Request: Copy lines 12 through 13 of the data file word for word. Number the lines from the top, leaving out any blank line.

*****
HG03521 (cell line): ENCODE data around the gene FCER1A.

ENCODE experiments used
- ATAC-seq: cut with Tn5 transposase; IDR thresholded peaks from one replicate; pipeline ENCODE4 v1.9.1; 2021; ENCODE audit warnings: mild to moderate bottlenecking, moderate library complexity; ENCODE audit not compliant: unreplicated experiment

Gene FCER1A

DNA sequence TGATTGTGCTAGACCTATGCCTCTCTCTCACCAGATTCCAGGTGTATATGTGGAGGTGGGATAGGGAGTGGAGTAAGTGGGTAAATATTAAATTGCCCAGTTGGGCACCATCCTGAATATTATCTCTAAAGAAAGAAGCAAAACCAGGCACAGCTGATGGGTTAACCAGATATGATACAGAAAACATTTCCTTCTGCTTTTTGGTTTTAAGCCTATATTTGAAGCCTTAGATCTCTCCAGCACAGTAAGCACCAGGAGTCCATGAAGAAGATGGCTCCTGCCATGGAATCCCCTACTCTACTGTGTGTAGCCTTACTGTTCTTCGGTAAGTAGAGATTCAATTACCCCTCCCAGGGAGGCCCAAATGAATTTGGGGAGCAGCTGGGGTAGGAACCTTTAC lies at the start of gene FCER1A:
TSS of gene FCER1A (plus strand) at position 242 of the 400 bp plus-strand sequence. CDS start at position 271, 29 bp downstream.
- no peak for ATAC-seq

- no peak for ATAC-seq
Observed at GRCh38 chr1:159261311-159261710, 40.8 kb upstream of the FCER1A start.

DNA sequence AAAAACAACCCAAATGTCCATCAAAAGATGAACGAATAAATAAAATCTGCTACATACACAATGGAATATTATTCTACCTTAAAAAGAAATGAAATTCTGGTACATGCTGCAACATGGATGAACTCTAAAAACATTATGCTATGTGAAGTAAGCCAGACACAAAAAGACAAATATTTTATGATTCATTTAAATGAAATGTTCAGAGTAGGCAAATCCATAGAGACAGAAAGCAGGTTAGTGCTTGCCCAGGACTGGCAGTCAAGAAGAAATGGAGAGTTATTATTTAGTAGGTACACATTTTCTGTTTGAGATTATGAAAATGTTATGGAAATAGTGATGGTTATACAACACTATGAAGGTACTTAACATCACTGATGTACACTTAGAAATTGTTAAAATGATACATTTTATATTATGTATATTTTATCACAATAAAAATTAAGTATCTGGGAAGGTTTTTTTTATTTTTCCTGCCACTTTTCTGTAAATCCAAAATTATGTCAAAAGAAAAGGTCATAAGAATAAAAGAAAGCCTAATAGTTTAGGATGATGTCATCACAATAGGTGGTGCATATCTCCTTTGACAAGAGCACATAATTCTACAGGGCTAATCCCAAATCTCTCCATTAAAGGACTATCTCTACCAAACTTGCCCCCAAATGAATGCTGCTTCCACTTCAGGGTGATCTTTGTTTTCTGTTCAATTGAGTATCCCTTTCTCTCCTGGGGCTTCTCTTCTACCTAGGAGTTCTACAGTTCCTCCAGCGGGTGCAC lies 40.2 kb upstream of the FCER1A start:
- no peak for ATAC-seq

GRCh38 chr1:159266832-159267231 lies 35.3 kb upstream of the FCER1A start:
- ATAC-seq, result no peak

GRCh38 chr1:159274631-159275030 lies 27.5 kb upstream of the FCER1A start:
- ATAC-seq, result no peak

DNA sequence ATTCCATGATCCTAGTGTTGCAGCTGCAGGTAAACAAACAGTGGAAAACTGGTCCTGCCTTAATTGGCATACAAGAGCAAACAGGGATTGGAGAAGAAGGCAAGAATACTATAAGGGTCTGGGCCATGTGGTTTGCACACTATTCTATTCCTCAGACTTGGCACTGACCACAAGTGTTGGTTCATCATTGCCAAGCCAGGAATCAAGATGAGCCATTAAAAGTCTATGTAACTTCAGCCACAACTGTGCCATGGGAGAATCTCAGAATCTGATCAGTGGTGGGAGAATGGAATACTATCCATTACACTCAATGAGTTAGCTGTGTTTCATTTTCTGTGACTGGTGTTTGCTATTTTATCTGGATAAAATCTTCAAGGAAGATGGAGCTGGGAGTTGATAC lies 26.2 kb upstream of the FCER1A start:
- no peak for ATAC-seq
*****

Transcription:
GRCh38 chr1:159266832-159267231 lies 35.3 kb upstream of the FCER1A start:
- ATAC-seq, result no peak